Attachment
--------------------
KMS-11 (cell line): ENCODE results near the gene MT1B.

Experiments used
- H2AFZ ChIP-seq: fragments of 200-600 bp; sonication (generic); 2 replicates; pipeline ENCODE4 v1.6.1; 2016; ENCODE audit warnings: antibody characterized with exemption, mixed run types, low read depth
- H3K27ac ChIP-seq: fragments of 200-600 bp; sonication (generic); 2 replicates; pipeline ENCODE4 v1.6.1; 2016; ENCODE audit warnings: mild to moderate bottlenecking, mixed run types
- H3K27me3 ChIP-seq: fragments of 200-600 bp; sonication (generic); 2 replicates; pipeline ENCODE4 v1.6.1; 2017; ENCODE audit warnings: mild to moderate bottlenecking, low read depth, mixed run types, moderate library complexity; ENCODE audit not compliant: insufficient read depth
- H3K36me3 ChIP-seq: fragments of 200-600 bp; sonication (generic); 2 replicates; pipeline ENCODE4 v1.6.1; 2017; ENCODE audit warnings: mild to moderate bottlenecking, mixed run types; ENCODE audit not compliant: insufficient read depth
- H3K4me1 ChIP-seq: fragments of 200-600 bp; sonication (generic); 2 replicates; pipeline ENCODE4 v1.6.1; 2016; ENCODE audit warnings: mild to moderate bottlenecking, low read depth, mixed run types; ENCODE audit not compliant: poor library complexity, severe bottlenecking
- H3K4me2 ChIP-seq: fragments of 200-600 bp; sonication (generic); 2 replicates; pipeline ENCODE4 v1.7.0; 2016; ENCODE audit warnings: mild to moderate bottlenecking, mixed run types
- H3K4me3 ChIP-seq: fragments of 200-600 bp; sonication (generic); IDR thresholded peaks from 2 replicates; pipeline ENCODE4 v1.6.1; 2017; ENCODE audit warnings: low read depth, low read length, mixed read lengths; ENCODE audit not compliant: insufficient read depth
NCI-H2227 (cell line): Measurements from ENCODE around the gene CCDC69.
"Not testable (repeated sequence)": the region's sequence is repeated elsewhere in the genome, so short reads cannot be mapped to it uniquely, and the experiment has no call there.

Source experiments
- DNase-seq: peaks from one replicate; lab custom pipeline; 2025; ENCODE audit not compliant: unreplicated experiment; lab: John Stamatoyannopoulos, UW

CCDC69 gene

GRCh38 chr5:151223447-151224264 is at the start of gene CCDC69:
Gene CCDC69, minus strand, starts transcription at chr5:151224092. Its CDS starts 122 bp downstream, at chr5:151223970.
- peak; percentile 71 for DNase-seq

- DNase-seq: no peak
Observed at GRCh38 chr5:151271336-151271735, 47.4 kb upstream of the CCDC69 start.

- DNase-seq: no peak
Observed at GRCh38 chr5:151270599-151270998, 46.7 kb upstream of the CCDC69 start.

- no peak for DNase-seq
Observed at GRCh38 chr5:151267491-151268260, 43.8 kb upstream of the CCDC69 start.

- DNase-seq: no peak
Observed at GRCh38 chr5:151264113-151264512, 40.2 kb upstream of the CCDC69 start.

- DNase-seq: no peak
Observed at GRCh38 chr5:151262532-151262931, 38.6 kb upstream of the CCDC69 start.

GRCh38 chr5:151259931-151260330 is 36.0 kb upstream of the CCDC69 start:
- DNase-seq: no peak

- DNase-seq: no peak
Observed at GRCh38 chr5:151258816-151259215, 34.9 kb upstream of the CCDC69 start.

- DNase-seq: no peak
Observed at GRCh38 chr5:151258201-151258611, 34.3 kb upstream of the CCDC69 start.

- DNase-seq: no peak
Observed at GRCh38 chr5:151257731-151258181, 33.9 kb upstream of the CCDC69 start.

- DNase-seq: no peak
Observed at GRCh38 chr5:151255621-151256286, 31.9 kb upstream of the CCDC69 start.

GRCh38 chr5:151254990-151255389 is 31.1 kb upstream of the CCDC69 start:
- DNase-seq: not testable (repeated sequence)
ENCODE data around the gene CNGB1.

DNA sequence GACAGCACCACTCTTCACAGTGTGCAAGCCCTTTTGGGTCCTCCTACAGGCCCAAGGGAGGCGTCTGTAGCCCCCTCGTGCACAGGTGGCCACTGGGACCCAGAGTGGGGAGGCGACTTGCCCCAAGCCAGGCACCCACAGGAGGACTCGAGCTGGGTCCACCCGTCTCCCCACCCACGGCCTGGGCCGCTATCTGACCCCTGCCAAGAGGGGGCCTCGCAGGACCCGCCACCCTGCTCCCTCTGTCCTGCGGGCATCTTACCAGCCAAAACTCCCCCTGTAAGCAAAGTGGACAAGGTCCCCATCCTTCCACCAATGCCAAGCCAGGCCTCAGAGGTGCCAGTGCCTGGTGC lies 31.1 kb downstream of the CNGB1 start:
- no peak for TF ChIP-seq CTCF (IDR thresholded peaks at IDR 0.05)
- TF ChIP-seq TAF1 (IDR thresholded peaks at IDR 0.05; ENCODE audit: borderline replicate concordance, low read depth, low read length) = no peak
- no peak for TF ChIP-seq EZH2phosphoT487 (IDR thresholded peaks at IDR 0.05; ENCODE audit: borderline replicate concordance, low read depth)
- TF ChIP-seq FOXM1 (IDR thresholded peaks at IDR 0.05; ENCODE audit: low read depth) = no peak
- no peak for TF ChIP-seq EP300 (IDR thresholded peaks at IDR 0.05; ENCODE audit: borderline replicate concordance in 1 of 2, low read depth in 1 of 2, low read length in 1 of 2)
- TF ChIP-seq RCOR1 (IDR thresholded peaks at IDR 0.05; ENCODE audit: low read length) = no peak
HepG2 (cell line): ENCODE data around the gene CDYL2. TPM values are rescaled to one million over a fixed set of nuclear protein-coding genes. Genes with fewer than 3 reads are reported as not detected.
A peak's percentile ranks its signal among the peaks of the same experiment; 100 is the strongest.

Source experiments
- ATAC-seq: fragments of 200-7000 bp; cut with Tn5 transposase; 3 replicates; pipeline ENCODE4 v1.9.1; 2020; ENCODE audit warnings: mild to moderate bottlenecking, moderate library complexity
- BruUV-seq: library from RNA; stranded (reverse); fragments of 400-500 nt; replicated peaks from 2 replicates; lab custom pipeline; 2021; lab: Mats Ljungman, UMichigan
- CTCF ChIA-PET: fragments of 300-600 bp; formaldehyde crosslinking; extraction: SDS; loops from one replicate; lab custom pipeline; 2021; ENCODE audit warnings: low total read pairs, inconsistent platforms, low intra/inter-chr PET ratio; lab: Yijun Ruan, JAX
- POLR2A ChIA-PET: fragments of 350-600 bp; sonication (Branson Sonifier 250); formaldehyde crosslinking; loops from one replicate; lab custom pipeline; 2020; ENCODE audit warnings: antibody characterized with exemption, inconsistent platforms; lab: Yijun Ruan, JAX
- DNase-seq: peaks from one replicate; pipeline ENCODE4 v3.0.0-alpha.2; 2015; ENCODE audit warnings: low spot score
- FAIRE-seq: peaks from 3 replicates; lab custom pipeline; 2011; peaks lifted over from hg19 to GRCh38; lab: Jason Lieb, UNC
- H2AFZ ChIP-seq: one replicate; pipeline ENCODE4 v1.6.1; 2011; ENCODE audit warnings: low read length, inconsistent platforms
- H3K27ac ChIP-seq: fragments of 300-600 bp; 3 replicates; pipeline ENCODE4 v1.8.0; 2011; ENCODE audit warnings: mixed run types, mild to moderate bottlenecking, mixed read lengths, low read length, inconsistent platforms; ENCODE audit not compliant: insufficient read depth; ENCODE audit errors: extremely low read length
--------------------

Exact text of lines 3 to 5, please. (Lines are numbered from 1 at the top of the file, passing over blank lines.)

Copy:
- H2AFZ ChIP-seq: fragments of 200-600 bp; sonication (generic); 2 replicates; pipeline ENCODE4 v1.6.1; 2016; ENCODE audit warnings: antibody characterized with exemption, mixed run types, low read depth
- H3K27ac ChIP-seq: fragments of 200-600 bp; sonication (generic); 2 replicates; pipeline ENCODE4 v1.6.1; 2016; ENCODE audit warnings: mild to moderate bottlenecking, mixed run types
- H3K27me3 ChIP-seq: fragments of 200-600 bp; sonication (generic); 2 replicates; pipeline ENCODE4 v1.6.1; 2017; ENCODE audit warnings: mild to moderate bottlenecking, low read depth, mixed run types, moderate library complexity; ENCODE audit not compliant: insufficient read depth